Abrasive forming is perhaps the most commonly used cutting, shaping and polishing technique. Included in this category are sawing, drilling, sanding, grinding, buffing and other techniques which are too numerous to mention.

Localized heating is often used in cutting and shaping metals by melting such as with a torch. Cutting of rock such as granite is also often done this way, by using a flame such as a fuel oil flame to cause individual crystals of rock to thermally expand by amounts which differ from neighboring crystals. This uneven thermal eaxpansion causes small flakes of granite to crack away from the main rock into an airstream which removes the flakes.

Additionally, it is known in the prior art to use solar energy to act as a source of energy for localized heating. However, prior art systems have several drawbacks which have prevented their widespread use.

Small focusing lenses are known to be useful for cutting, melting, and welding jewelry and other articles. Such lenses are usually built into a small frame and are often made from plastic as in the case of small hand-held fresnel type lenses. However, these lenses do not permit an adjustable focal length (the significance of which will be discussed later), nor do they provide for redirecting the solar radiation along a line in the X, Y, and Z planes other than parallel to the incident beam radiation.

Small reflectors or large arrays of reflectors are also widely used to concentrate and redirect solar energy. However, in the known prior art systems, it is impossible for a single operator to both adjust focal length and redirect to varying angles the solar radiation while simultaneously either cutting, shaping, or polishing some material of interest.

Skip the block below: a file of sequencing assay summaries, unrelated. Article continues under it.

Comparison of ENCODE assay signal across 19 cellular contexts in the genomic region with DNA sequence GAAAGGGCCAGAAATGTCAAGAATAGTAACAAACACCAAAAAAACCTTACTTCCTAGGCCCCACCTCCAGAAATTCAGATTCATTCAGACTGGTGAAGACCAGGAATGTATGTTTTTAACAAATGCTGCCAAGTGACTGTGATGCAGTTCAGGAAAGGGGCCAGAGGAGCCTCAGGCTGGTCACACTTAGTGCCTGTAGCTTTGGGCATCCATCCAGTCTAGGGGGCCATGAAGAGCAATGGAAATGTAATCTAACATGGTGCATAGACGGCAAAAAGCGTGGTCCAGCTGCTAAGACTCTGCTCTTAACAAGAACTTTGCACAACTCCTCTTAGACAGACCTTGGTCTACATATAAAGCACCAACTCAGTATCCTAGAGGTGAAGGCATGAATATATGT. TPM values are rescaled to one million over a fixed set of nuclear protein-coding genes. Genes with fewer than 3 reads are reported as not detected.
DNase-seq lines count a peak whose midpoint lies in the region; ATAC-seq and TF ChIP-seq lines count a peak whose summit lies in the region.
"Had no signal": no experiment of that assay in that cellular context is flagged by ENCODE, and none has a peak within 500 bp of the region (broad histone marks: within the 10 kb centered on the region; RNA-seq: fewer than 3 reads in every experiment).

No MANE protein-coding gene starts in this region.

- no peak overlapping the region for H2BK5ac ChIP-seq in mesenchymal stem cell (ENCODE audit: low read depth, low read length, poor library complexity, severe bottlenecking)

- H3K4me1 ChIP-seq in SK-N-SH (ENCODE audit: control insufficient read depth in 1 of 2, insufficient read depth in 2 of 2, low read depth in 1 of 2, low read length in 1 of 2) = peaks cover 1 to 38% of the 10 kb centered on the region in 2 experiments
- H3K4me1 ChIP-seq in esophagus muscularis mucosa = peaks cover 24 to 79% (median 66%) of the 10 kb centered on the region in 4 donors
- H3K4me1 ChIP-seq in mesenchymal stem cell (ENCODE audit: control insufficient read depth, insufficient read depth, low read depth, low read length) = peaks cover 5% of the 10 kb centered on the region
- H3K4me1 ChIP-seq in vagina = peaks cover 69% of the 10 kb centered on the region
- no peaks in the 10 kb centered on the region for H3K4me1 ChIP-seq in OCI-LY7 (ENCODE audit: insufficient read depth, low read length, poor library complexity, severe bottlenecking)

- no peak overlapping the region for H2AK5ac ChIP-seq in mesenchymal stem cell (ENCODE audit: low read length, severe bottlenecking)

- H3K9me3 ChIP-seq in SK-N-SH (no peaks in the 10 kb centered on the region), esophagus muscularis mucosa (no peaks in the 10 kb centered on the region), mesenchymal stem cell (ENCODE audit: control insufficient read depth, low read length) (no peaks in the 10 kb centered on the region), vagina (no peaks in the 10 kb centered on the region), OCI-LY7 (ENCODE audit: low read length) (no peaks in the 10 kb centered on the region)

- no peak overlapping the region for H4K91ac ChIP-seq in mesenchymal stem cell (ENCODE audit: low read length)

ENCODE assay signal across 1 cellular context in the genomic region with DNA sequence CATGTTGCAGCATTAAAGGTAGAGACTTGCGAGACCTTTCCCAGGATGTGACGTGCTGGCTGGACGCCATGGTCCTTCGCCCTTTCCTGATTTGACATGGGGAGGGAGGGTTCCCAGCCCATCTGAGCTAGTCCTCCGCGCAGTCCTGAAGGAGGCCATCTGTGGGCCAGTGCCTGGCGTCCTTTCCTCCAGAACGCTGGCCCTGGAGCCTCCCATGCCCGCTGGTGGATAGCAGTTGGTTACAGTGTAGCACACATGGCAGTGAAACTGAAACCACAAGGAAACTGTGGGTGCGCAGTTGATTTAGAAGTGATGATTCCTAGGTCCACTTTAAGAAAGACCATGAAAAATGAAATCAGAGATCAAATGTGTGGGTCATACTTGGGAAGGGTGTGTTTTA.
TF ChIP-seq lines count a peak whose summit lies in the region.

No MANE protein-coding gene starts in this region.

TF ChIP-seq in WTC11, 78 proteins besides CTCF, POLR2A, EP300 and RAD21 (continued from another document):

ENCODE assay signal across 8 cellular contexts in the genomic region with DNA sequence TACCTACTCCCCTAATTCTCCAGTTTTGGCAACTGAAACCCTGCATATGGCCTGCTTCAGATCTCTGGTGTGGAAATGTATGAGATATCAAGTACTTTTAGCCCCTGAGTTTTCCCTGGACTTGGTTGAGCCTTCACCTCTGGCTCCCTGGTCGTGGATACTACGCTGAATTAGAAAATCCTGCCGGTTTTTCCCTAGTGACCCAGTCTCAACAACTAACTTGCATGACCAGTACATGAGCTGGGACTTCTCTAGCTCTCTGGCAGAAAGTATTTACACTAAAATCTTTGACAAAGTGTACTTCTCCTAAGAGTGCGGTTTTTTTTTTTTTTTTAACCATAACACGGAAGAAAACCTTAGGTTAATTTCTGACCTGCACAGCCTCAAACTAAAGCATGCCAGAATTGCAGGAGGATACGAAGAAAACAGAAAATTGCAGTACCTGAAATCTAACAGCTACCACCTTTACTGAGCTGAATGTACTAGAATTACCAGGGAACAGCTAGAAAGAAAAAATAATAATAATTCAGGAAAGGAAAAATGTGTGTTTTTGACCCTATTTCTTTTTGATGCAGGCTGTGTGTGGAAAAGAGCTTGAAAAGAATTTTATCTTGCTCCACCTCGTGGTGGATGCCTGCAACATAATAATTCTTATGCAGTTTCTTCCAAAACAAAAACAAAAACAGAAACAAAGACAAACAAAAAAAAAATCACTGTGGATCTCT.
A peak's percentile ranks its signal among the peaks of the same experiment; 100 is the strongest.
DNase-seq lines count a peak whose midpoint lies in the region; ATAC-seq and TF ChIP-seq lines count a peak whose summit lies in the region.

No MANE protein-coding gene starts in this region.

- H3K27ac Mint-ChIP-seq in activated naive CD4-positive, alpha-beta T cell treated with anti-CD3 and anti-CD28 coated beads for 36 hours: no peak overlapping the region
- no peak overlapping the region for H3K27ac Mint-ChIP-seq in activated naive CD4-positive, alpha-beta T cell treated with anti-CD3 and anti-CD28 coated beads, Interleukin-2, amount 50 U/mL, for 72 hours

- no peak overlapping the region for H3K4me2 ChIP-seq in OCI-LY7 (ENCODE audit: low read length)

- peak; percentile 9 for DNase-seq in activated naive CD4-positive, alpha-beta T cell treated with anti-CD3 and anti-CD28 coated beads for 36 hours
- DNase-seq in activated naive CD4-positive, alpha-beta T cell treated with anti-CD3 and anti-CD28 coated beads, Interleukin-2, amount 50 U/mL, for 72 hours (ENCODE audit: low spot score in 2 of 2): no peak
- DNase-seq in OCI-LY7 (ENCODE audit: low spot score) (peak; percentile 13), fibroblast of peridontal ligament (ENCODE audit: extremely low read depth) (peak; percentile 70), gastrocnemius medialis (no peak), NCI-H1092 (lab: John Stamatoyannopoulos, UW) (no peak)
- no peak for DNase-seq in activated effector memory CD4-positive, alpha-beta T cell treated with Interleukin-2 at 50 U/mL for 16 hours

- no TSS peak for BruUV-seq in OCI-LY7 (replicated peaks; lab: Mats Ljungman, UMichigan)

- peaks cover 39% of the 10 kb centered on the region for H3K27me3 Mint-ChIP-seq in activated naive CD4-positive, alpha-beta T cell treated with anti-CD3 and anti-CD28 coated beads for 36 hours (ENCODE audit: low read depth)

SUMMARY OF THE INVENTION

An object of this invention is to allow cutting, shaping, and polishing of hard materials such as rock and metal without the usual associated high cost of drill bits, saw blades, abrasive grit, labor, etc. found with cracking or abrasive techniques, or the high cost of energy found with energy intensive localized heating.

Another object is to allow cutting, shaping, and polishing of materials without regard to the size of the material.

Another object is to allow a single operator to control focal length and direction of concentrated solar radiation while simultaneously cutting, shaping, or polishing materials.

These and other objects are achieved through the use of a focusing and directing apparatus which controllably concentrates and directs solar radiation to a material where, depending upon characteristics of the material and the degree of focus, cutting, shaping, or polishing may be performed. The applications of such an apparatus include metalwork, rock work, road and tunnel building, and mining to name only a few possibilities.

BRIEF DESCRIPTION OF THE DRAWINGS

FIG. 1 shows the preferred embodiment of the present invention.

FIG. 2 shows the preferred embodiment of the present invention as applied to mine shaft operation or road tunnel.

FIG. 3 shows the focusing and directing apparatus of the preferred embodiment.

FIG. 4 shows the focusing and directing apparatus in operation, with all support structure removed for clarity.

DETAILED DESCRIPTION OF THE INVENTION